Mr Holden added ‘Neglected buildings in towns are also a concern. 4 Penryn Street in Redruth is a plain, Classical-style house with a recessed porch and first-floor oriel. It is a wonderful survival and deserves a more optimistic outlook than it does now. In addition, at St Day, an important carpenter’s workshop is declining fast despite concerns raised by the parish council and local residents’.
The list has been compiled by the Cornish Buildings Group and is aimed to complement the Heritage at Risk register managed by Historic England. It is hoped that it will inform other risk lists compiled by groups such as SAVE and the Victorian Society. The Cornish Buildings Group list will include all building types regardless of whether they are listed or not. The list can be seen in full on the Group’s online project page which can be found at https://buildingsatrisk.wordpress.com/
The full list comprises of over 50 buildings that are of concern to the Group, many of which have been nominated by local parish councils and interest groups. It is not a complete list of buildings at risk in the county but is representative of many building types. Other buildings of concern which will be monitored by our project team of volunteers include Marke Valley Mine, Linkinhorne, near Upton Cross. This scheduled monument is in a precarious state and in desperate need of stabilisation before the chimney stacks collapse completely. At Poytons Piece, Minions, St Cleer, an unlisted site with two small semi-detached cottages, most likely miners’ small holdings, are roofless and ruined. Likewise at Meledor Farmhouse, St Stephen-in-Brannell, the Grade II* listed house, with parts dating to the early 16th century, is unoccupied and shuttered.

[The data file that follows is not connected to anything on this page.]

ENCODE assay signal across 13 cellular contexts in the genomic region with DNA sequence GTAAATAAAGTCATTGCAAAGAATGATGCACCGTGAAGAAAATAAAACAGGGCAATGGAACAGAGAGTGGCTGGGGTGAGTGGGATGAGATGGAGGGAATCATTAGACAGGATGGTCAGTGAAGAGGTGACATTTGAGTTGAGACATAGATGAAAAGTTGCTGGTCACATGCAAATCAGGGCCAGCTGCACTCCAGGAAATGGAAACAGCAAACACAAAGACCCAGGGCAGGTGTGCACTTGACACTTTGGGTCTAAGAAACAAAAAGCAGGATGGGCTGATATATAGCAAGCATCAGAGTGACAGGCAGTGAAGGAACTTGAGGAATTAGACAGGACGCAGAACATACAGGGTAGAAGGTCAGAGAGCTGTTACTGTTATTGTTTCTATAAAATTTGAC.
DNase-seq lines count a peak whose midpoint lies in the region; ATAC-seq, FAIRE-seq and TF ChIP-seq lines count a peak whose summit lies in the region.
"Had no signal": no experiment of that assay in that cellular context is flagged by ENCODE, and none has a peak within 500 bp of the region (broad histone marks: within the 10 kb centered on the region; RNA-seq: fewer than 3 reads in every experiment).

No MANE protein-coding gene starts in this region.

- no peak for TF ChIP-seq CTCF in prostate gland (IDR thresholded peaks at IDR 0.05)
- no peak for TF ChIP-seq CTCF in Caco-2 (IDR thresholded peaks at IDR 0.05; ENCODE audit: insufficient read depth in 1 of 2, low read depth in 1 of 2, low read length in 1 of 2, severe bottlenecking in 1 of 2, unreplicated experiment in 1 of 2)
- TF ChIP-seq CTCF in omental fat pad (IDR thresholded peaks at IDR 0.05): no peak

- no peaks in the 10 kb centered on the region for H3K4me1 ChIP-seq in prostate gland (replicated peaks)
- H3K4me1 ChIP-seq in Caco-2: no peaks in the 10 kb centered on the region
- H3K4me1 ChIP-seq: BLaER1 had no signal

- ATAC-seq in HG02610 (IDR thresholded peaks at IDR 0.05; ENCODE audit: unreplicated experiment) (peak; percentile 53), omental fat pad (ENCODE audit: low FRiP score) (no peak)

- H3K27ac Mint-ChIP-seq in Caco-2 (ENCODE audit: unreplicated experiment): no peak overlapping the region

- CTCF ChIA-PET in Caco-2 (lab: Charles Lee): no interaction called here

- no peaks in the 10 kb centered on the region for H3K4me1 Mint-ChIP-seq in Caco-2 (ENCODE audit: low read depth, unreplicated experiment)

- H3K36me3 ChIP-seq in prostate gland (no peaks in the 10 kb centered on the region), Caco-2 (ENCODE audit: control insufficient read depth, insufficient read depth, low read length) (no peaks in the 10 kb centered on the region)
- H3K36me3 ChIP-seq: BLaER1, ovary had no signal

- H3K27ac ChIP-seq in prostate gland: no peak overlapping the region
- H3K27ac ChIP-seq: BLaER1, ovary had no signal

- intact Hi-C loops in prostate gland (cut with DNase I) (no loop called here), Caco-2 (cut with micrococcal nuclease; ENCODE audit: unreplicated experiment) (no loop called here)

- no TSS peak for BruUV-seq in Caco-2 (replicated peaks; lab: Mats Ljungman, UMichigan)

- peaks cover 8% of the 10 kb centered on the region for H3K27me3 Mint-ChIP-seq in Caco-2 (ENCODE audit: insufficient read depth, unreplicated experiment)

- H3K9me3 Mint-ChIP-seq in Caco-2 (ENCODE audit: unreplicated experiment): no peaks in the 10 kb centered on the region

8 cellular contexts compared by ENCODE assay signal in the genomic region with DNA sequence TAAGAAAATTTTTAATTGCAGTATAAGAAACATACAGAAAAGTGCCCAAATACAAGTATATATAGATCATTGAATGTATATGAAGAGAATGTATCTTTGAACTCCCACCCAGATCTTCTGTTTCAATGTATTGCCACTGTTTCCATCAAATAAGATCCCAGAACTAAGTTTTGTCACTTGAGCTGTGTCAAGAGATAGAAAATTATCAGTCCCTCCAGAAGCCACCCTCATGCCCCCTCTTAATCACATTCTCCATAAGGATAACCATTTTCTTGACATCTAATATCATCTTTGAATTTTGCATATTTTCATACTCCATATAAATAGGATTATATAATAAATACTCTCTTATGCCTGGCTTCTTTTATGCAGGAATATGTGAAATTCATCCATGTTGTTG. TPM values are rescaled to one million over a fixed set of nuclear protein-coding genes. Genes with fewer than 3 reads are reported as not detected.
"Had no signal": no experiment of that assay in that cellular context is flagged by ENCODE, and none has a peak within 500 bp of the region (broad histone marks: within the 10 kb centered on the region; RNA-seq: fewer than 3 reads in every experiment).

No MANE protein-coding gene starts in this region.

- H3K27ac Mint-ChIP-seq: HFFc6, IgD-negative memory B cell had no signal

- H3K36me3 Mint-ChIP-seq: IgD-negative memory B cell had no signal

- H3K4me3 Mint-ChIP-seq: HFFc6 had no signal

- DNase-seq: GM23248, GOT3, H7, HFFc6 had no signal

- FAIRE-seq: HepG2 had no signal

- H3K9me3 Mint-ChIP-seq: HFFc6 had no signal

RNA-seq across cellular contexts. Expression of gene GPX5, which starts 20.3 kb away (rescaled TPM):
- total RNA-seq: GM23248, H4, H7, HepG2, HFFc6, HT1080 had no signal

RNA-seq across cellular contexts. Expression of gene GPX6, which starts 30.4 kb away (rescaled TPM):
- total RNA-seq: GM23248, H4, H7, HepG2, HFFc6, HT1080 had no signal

Paul Holden notes ‘Heritage assets, or buildings that are cherished by local communities, are sometimes referenced in neighbourhood plans, it is clear however that they can fall into neglect very quickly. One such building brought to our attention recently is 39 High Street, Falmouth. This a 20th century unlisted building in a conservation areas is in early stages of decay and needs attention. The building dates to c.1905 but we are not sure of its original use? If anyone has any more details please make contact. Likewise if you are an owner of a building at risk and would like to discuss its future or if you would like to report a building that is of some concern or if you would like to volunteer to support the project please contact email@example.com
NOTES FOR EDITOR
THE CORNISH BUILDINGS GROUP
Since 1969 the aims of the Cornish Buildings Group have been to stimulate interest, appreciation and knowledge of good building in Cornwall, and to encourage the erection, protection, repair and recording of such buildings.
Like any amenities group, we depend on numbers, strength and support of our membership, who provide the force and knowledge that have made us effective for over fifty years.
We encourage the protection and repair of historic buildings whether these are listed buildings or simply good examples of traditional building. We aim to encourage good architecture and to raise the general standard of building throughout the county. We hope that our generation may leave behind it buildings which will be looked back on with that same pleasure and enjoyment that we experience when we look at the architecture of past ages.
A new three-year project led by the Cornish Buildings Group and supported by Historic England and the Cornwall Heritage Trust www.cornwallheritagetrust.org commenced in September 2020. The funding will support a case officer in order to help identify and monitor buildings at risk and seek solutions for neglected, redundant or derelict buildings, regardless of listing.
The Historic England ‘Heritage at Risk’ pages can be found at https://historicengland.org.uk/advice/heritage-at-risk/